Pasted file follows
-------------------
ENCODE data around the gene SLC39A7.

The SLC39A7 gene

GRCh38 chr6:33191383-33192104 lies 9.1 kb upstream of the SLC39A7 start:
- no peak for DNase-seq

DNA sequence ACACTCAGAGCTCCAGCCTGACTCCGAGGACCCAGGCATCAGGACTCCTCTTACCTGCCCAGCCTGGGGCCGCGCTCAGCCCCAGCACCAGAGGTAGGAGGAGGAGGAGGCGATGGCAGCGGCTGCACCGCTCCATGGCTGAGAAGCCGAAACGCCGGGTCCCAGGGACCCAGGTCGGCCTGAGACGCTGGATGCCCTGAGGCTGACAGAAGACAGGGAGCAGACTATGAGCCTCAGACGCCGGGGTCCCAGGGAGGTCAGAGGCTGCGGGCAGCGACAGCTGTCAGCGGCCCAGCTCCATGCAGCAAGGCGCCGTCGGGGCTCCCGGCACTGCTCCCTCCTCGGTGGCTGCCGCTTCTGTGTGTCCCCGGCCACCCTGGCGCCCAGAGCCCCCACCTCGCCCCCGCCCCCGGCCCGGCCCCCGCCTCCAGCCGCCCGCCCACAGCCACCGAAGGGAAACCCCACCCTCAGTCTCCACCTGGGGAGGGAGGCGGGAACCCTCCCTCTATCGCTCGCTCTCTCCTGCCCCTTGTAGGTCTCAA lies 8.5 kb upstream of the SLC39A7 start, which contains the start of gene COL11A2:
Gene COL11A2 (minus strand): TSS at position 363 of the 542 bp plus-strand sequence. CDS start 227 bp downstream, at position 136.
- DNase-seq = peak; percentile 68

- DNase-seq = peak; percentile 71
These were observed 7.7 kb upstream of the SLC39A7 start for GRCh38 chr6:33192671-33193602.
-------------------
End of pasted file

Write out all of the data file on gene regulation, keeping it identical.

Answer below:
ENCODE data around the gene SLC39A7.

The SLC39A7 gene

GRCh38 chr6:33191383-33192104 lies 9.1 kb upstream of the SLC39A7 start:
- no peak for DNase-seq

DNA sequence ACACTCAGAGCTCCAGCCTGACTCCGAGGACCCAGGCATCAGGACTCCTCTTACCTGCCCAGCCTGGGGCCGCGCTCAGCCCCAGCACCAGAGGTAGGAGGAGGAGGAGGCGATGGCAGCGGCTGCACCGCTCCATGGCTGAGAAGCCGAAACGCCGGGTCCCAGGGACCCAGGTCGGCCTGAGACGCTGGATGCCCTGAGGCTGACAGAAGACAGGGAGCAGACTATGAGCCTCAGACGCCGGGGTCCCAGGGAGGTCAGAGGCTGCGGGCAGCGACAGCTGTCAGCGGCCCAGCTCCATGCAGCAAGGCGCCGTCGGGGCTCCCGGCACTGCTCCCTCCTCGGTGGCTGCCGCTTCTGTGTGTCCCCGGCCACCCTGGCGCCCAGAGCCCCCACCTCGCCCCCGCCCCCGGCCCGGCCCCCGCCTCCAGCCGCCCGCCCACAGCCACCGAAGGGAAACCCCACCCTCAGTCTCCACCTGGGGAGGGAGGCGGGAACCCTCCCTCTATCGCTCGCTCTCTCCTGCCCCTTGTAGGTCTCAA lies 8.5 kb upstream of the SLC39A7 start, which contains the start of gene COL11A2:
Gene COL11A2 (minus strand): TSS at position 363 of the 542 bp plus-strand sequence. CDS start 227 bp downstream, at position 136.
- DNase-seq = peak; percentile 68

- DNase-seq = peak; percentile 71
These were observed 7.7 kb upstream of the SLC39A7 start for GRCh38 chr6:33192671-33193602.